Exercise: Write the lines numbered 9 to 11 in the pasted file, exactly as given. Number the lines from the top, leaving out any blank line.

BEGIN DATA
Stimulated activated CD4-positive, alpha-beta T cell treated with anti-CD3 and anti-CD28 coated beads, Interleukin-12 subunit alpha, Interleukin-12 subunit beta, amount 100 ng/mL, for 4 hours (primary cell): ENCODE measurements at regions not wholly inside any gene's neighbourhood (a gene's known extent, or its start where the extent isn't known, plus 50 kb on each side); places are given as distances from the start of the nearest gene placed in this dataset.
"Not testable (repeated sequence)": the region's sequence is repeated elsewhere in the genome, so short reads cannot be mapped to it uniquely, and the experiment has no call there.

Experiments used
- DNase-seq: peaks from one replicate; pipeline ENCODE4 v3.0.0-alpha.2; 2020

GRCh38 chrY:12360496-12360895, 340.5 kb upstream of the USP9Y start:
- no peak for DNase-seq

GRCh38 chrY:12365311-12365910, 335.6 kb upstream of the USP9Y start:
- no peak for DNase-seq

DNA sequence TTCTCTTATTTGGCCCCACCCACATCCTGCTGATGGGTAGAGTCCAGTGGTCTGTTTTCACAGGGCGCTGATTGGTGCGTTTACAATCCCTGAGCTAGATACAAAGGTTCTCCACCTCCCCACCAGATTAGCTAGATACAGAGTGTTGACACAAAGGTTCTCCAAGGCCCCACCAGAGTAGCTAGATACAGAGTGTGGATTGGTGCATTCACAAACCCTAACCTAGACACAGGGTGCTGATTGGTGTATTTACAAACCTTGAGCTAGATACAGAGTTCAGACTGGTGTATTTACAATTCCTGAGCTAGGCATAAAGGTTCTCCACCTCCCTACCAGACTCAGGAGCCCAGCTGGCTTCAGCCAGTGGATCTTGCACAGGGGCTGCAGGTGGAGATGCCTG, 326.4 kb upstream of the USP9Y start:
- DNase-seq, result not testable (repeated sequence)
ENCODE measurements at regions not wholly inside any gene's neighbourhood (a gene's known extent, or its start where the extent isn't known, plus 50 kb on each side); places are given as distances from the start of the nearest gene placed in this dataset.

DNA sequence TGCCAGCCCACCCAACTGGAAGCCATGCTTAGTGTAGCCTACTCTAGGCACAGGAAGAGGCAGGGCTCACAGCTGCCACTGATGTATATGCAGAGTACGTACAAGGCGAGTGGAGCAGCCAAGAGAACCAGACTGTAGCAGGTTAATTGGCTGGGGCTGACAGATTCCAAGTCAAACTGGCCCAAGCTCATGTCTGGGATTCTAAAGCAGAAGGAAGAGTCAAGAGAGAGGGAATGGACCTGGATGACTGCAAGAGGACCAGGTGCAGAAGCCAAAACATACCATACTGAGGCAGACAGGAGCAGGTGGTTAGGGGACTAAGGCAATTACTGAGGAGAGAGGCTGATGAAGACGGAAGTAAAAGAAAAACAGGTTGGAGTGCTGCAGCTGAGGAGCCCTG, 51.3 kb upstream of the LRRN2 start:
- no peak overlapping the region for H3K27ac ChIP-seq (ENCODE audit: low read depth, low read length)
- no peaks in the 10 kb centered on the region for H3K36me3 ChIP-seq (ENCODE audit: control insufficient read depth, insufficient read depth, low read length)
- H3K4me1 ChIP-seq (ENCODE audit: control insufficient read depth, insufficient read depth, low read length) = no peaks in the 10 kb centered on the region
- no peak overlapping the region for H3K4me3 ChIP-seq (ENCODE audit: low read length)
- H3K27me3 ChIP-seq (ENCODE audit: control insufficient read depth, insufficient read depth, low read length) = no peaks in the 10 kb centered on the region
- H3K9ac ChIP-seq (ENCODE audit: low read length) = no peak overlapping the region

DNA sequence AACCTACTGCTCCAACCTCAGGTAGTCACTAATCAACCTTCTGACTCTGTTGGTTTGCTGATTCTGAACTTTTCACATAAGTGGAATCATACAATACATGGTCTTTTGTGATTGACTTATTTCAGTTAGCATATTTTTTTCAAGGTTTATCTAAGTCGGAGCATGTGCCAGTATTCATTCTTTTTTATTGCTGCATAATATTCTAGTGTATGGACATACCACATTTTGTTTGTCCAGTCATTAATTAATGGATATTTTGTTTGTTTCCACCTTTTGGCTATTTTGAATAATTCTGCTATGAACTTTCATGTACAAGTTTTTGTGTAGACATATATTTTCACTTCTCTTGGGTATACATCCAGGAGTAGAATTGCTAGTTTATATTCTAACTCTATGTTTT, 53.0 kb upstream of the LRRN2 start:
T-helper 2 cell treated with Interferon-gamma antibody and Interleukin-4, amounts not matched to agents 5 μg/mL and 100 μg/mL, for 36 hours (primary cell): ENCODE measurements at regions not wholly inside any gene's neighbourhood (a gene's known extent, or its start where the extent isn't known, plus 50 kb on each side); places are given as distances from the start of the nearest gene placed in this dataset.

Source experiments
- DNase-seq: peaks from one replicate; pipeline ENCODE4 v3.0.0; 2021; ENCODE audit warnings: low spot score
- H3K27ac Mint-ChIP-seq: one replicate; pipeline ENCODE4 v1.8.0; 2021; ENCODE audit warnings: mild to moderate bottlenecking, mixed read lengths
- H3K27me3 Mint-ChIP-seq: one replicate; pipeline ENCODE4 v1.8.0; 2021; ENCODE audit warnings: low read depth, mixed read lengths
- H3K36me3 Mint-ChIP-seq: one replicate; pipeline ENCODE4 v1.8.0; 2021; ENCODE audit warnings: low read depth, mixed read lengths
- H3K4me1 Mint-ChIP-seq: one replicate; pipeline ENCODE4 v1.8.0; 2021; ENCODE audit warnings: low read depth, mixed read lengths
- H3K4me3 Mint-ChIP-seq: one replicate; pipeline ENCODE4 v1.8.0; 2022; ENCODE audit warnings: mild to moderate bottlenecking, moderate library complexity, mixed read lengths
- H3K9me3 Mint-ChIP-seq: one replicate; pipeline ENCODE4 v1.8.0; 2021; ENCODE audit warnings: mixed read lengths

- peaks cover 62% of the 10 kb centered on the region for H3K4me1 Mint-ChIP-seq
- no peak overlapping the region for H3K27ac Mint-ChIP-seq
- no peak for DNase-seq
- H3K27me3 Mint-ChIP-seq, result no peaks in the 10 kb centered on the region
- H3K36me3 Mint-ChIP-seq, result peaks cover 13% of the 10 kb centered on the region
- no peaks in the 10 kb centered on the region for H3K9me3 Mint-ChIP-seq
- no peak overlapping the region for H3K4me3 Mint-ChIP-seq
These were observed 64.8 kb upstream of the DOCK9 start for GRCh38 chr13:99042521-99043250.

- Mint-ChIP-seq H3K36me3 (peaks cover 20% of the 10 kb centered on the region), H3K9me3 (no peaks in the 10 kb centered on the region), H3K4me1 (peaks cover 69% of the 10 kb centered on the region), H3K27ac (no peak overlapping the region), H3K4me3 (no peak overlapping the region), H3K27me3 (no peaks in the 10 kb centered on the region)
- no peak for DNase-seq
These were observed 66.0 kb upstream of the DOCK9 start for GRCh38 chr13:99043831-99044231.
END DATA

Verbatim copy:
DNA sequence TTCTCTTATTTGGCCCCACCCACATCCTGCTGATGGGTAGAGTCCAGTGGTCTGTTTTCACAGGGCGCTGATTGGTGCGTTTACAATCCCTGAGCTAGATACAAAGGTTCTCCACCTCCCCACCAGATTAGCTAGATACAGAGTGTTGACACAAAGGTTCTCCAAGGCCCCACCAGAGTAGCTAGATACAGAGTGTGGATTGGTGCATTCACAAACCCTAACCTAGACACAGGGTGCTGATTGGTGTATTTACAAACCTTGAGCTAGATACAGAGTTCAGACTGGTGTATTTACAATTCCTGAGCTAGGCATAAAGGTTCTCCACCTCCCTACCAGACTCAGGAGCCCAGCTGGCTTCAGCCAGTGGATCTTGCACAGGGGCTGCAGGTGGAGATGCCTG, 326.4 kb upstream of the USP9Y start:
- DNase-seq, result not testable (repeated sequence)
ENCODE measurements at regions not wholly inside any gene's neighbourhood (a gene's known extent, or its start where the extent isn't known, plus 50 kb on each side); places are given as distances from the start of the nearest gene placed in this dataset.